Kim Young Sam's sleaze-ndden regime has outstripped its anny predecessor in repression and brutality. Over 63,000 people are behind bars, 10,000 more than the official capacity of the regime's prisons, including 2,000 prisoners of conscience. The riot police have had their strength increased by 39,000 men, now organised into 19 companies well-versed in the martial arts.

panic in Japan

 As the Asian markets reeled in response to the turmoil in Seoul, confidence was further eroded with the news of the crash of one of Japan's major brokers, followed by the collapse of a provincial bank a few days later.

 Shohei Nozawa, boss of Yamaichi Securities, sobbed as he announced the firm's collapse to the press in Tokyo on Monday. Yamaichi closed with debts of around £14.8 billion making it the biggest financial crash in Japan since the war.

 Investors besieged Yamaichi branches across Japan on Tuesday demanding their money back as the Japanese stock exchange dived and the yen hit its lowest point for five years.

 Yamaichi, which has traded for over a hundred years, was Japan's forth largest brokerage. It was forced to close in face of mounting debts and liabilities caused in part by involvement in organised crime racketeering.

 In Tokyo the Finance Ministry accused international investors and credit-rating agencies of over-reacting after shares in some Japanese banks and brokers nose-dived over 30 per cent in the wake of the Yamaichi crash.

 Tokuyo City Bank was the first victim of the fall-out, closing its doors for good on Tuesday and transferring its business to another bank. Tokuyo executives said the rapid fall in its share price had triggered panic withdrawals making it difficult to raise funds.

 ** Democratic Korea has agreed to talks in Geneva aimed at establishing an enduring peace on the Korean peninsula. The talks, with the United States, People's China and south Korea will begin on 9 December and Democratic Korea has called for the withdrawal of the 37,000 US troops from the south to be placed top of the agenda.

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British News

CND step up struggle against Trident.
by Betty Tebbs
THE ANNUAL conference of the Campaign for Nuclear Disarmament in London last weekend was presented with a new strategy document and a restructuring of the organisation.

 This will leave decisions about what is given priority on conference agendas and which resolutions even get discussed firmly in the hands of CND officers, full-time staff and council members rather than delegates as before.

 As if to prove the point, a resolution submitted by Labour Action for Peace was not on the agenda.

Delegates were told that CND must have a "mission statement" which will "encapsulate our vision, the rationale for our identity".

 Many members feel the title, the Campaign for Nuclear Disarmament is in itself a clear "mission statement".


 There was considerable opposition to these changes in the CND structure. Many felt they smacked ofa "New Labour" approach and talking more in terms of multilateral disarmament than unilateral.

 The conference opened with a report on the past year's activities, including the campaign against Trident, for the non-proliferation treaty, the Abolition 2000 round table and campaigning around the Faslane naval base, where the local authority has moved to evict the peace camp.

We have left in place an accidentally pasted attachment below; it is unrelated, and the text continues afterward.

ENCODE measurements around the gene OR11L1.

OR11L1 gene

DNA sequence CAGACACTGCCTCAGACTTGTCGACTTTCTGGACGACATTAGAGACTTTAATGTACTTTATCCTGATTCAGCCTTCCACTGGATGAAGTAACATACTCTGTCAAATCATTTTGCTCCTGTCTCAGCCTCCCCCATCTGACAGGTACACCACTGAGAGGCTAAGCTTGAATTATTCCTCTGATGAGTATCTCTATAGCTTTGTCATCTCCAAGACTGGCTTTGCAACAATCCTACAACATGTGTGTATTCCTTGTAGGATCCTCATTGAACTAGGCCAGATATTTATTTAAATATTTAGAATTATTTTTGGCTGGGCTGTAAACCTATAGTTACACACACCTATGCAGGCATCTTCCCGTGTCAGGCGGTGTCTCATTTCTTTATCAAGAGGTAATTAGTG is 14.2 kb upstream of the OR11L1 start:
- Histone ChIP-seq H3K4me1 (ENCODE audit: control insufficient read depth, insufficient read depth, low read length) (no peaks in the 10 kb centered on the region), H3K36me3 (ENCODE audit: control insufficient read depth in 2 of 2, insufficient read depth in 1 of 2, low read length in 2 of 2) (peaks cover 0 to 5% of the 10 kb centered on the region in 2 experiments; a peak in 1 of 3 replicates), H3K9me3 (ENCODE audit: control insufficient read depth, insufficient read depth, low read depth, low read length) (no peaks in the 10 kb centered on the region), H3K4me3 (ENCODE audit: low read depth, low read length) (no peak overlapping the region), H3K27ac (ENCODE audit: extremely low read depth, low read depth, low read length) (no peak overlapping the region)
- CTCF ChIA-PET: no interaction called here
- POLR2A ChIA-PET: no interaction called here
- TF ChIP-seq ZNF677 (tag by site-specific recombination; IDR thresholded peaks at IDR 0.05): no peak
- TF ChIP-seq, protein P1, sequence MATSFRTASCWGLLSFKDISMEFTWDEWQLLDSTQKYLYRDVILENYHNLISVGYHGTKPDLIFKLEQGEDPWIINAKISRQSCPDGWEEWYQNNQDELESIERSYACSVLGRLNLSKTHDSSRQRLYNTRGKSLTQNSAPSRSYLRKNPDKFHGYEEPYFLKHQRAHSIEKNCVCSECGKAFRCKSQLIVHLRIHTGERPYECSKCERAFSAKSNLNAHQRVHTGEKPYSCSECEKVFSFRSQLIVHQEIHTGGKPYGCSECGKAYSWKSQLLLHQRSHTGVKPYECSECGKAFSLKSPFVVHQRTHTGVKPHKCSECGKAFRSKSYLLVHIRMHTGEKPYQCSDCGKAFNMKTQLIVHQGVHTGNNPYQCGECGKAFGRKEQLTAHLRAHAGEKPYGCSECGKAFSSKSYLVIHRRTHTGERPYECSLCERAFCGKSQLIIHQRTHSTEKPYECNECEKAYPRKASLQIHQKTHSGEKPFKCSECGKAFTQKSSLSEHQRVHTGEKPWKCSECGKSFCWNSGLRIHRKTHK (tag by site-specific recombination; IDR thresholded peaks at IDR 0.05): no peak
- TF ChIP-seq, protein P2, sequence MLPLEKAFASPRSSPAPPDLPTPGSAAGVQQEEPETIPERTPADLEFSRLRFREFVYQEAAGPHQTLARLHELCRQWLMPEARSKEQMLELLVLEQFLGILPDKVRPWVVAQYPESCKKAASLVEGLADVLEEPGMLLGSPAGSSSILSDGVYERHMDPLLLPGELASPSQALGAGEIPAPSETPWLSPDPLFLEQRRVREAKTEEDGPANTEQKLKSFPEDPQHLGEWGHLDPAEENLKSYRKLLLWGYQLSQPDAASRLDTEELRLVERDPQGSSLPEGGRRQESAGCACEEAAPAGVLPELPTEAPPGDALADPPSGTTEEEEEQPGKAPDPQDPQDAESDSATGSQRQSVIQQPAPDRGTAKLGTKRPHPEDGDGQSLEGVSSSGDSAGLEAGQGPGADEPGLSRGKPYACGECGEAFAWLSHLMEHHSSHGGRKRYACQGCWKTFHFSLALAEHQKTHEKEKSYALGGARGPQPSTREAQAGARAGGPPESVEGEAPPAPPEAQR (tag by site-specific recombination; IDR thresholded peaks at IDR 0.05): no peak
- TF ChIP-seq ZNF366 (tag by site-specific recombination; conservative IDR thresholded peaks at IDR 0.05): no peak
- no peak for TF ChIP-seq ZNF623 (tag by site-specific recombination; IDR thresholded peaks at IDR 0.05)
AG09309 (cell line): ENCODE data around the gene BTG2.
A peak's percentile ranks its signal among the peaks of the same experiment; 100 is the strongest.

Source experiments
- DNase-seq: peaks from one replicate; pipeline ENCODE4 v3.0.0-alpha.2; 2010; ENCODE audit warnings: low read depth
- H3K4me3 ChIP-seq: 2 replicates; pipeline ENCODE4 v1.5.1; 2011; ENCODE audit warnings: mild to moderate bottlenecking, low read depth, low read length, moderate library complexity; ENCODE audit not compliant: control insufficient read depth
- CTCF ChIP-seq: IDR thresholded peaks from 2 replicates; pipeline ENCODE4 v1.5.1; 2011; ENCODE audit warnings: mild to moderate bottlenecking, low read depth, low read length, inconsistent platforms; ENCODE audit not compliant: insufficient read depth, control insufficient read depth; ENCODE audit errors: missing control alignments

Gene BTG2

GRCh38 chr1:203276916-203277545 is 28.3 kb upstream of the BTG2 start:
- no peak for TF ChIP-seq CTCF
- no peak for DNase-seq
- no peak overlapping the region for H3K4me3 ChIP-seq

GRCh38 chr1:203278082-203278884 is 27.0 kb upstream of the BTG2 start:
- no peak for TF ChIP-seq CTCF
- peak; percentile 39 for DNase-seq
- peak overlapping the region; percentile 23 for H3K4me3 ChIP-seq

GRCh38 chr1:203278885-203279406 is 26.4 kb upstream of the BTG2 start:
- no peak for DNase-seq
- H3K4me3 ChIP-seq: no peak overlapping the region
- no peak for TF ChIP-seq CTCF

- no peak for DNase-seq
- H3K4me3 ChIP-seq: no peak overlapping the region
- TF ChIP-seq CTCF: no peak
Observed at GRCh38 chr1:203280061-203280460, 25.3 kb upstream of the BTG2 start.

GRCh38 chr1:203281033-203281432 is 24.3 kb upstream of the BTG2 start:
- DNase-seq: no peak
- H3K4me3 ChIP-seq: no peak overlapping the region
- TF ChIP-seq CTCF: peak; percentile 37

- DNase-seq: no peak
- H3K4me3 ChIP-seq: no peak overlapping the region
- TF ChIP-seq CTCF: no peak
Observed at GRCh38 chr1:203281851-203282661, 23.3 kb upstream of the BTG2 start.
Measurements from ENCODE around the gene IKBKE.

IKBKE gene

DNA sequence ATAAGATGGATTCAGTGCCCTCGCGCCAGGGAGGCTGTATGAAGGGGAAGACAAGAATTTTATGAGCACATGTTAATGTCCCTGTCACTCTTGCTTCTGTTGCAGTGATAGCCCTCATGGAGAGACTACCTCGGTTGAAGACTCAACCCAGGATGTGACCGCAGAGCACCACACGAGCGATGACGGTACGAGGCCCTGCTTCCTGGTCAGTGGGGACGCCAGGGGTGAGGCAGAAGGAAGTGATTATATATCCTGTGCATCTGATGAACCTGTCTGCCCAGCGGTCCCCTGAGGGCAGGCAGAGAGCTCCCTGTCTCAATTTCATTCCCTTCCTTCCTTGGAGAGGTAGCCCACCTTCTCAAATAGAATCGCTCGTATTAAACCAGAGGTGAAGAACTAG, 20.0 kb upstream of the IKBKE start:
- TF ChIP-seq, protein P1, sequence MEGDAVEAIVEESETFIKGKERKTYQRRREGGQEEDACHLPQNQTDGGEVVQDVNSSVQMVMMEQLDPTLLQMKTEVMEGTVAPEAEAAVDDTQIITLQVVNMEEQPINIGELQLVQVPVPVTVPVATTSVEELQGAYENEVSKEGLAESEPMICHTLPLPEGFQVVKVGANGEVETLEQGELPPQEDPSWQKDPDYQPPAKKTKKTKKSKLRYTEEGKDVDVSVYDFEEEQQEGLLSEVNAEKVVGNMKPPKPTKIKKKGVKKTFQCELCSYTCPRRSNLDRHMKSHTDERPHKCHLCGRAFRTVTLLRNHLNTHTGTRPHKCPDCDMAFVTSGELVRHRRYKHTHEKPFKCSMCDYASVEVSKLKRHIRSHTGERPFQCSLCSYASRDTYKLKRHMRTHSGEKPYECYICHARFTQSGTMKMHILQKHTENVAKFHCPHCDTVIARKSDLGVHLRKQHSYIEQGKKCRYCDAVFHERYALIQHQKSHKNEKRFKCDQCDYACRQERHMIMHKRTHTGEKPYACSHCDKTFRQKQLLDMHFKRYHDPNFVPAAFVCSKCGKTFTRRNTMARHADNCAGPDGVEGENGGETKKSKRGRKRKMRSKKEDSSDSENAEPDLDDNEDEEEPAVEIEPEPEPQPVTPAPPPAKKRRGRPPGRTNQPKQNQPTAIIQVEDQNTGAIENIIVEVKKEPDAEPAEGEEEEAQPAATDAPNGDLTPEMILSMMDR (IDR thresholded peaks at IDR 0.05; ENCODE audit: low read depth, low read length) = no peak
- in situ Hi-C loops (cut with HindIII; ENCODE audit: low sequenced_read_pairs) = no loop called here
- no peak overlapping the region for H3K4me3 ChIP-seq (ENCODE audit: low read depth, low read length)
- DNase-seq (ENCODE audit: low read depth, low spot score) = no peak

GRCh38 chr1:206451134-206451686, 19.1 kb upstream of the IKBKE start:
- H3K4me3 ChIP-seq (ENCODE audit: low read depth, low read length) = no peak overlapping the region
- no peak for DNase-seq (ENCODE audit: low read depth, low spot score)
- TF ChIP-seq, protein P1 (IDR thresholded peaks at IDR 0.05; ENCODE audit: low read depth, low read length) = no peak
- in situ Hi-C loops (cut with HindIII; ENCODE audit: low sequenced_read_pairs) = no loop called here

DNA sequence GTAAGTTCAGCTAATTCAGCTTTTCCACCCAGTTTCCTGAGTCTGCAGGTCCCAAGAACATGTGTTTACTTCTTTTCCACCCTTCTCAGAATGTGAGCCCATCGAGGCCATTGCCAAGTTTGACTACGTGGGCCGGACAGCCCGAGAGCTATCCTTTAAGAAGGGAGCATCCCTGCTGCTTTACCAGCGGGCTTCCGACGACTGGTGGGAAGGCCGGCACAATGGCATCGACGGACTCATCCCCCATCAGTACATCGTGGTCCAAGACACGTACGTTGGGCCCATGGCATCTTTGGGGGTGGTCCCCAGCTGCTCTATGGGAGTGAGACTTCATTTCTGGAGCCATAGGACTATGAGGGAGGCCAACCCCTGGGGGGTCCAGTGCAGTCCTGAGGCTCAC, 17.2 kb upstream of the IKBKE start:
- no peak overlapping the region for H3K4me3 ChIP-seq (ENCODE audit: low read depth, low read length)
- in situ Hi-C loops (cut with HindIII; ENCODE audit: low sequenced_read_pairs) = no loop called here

Scottish National Party MP Colin Campbell addressed the conference, pointing out his patry's opposition to Trident and First Strike tactics, but not totally opposed to Nato.

 One important resolution warned of the danger of Nato expansion in to eastern Europe. It was moved by Rae Street but as it was unopposed, no time was allowed for discussion.

 This was a great pity as this danger needs to be emphasised. Nato is bringing the nuclear threat right up to Russia's borders in preparation for the time when the Russian people decide they have had enough of the new capitalism and try to return to communism.

 Another resolution concerned the necessity for the conversion of the nuclear weapons industry and the transfer of skills involved building Trident to civilian ship-building.

 A resolution entitled "Trident and an ethical foreign policy" called for "multinational negotiations towards a mutually balanced and verifiable reduction in nuclear weapons" -- as stated in New Labour's manifesto.

 During the debate on a resolution on the nuclearisation of space, those who campaigned against Nasa's launch of the Cassini space probe which was powered by a large lump of plutonium dioxide, claimed that Nasa has another 11 similar plutonium-powered probes in the pipe-line.

 And the United States plans to deploy a new star wars style missile defence system by the year 2003.

 Nuclear waste transportation will be another focus of campaigning. There is no safe solution to the long-term storage of plutonium yet the world keeps producing more.

 Jeremy Corbyn MP, in a workshop on Nato expansion in eastern Europe and the European Fighter Aircraft, warned that the world's arms stock is increasing, in spite of the end of the Cold War.

 An emergency resolution on Iraq condemned Prime Minister Tony Blair for his willingness to follow US warmongering and to deploy an aircraft carrier, Harrier attack planes (with nuclear capability) and RAF Tornado bombs in the region.

 CND came out in favour of diplomacy through the United Nations.

 Peace should be an essential part of all comrades' work.